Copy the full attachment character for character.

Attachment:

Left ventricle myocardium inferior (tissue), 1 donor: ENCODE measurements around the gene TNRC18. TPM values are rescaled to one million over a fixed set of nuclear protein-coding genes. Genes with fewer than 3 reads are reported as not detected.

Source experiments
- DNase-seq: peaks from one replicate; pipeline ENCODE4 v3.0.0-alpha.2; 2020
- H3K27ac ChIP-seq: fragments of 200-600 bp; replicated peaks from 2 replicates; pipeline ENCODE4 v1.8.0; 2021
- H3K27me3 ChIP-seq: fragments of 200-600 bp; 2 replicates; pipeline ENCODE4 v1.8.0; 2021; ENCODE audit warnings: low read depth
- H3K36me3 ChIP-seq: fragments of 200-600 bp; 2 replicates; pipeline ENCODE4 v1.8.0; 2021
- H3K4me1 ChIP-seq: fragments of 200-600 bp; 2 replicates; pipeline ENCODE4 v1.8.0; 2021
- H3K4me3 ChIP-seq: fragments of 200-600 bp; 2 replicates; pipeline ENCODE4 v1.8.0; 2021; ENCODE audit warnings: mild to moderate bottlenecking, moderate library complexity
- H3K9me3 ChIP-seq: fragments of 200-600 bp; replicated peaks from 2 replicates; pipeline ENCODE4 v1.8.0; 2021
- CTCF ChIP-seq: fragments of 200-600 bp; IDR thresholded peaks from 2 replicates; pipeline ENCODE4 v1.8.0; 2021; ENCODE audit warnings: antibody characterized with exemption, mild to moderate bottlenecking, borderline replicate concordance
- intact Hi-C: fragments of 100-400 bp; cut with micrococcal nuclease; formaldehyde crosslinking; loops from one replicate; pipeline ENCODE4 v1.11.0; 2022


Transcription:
Left ventricle myocardium inferior (tissue), 1 donor: ENCODE measurements around the gene TNRC18. TPM values are rescaled to one million over a fixed set of nuclear protein-coding genes. Genes with fewer than 3 reads are reported as not detected.

Source experiments
- DNase-seq: peaks from one replicate; pipeline ENCODE4 v3.0.0-alpha.2; 2020
- H3K27ac ChIP-seq: fragments of 200-600 bp; replicated peaks from 2 replicates; pipeline ENCODE4 v1.8.0; 2021
- H3K27me3 ChIP-seq: fragments of 200-600 bp; 2 replicates; pipeline ENCODE4 v1.8.0; 2021; ENCODE audit warnings: low read depth
- H3K36me3 ChIP-seq: fragments of 200-600 bp; 2 replicates; pipeline ENCODE4 v1.8.0; 2021
- H3K4me1 ChIP-seq: fragments of 200-600 bp; 2 replicates; pipeline ENCODE4 v1.8.0; 2021
- H3K4me3 ChIP-seq: fragments of 200-600 bp; 2 replicates; pipeline ENCODE4 v1.8.0; 2021; ENCODE audit warnings: mild to moderate bottlenecking, moderate library complexity
- H3K9me3 ChIP-seq: fragments of 200-600 bp; replicated peaks from 2 replicates; pipeline ENCODE4 v1.8.0; 2021
- CTCF ChIP-seq: fragments of 200-600 bp; IDR thresholded peaks from 2 replicates; pipeline ENCODE4 v1.8.0; 2021; ENCODE audit warnings: antibody characterized with exemption, mild to moderate bottlenecking, borderline replicate concordance
- intact Hi-C: fragments of 100-400 bp; cut with micrococcal nuclease; formaldehyde crosslinking; loops from one replicate; pipeline ENCODE4 v1.11.0; 2022